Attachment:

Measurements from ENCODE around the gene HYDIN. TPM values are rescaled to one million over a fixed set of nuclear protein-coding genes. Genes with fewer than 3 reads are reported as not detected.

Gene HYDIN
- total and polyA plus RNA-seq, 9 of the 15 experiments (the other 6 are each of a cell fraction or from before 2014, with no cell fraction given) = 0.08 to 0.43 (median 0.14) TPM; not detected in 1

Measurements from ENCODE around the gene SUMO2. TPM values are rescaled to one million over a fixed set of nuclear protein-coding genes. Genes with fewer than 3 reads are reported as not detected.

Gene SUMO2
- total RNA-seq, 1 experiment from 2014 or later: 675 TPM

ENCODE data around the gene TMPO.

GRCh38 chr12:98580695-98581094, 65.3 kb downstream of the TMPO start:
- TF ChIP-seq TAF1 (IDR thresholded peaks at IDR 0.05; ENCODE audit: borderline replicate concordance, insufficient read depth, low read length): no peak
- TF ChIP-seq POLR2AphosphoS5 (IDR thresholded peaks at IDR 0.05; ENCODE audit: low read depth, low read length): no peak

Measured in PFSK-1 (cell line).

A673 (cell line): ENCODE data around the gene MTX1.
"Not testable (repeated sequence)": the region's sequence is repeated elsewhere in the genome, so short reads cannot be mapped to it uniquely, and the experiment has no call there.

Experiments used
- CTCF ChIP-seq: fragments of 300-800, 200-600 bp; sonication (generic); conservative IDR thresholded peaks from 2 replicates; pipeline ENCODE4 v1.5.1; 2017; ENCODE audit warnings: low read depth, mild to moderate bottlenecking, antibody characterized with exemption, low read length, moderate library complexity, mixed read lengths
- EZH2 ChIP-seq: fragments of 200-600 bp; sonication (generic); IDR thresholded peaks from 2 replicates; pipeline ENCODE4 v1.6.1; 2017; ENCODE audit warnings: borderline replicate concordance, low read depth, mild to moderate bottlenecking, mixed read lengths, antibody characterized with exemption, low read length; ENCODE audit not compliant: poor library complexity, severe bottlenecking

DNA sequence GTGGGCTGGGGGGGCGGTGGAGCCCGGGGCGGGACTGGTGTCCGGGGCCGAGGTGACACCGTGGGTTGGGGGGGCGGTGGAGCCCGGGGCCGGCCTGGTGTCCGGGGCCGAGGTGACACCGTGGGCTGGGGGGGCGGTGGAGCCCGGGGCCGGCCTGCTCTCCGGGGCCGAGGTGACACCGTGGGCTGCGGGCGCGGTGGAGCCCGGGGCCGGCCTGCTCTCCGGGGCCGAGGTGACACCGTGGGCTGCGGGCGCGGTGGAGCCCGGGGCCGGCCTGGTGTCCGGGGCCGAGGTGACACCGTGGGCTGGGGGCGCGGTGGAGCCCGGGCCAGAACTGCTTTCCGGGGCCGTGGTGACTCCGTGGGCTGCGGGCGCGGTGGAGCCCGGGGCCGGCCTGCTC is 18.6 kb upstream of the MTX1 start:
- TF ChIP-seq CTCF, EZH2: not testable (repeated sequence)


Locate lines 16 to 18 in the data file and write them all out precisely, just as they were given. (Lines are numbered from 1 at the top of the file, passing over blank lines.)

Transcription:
- EZH2 ChIP-seq: fragments of 200-600 bp; sonication (generic); IDR thresholded peaks from 2 replicates; pipeline ENCODE4 v1.6.1; 2017; ENCODE audit warnings: borderline replicate concordance, low read depth, mild to moderate bottlenecking, mixed read lengths, antibody characterized with exemption, low read length; ENCODE audit not compliant: poor library complexity, severe bottlenecking

DNA sequence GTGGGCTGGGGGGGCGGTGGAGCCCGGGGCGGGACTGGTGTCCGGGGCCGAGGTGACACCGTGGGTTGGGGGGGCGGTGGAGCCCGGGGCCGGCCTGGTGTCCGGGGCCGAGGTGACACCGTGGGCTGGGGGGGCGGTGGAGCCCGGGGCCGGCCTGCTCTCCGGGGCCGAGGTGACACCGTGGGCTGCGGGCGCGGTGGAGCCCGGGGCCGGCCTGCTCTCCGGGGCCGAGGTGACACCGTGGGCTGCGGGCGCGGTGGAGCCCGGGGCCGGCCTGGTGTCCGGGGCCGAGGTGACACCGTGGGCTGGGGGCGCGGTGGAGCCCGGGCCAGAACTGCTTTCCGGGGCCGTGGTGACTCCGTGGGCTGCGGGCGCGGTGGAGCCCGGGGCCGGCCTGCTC is 18.6 kb upstream of the MTX1 start:
- TF ChIP-seq CTCF, EZH2: not testable (repeated sequence)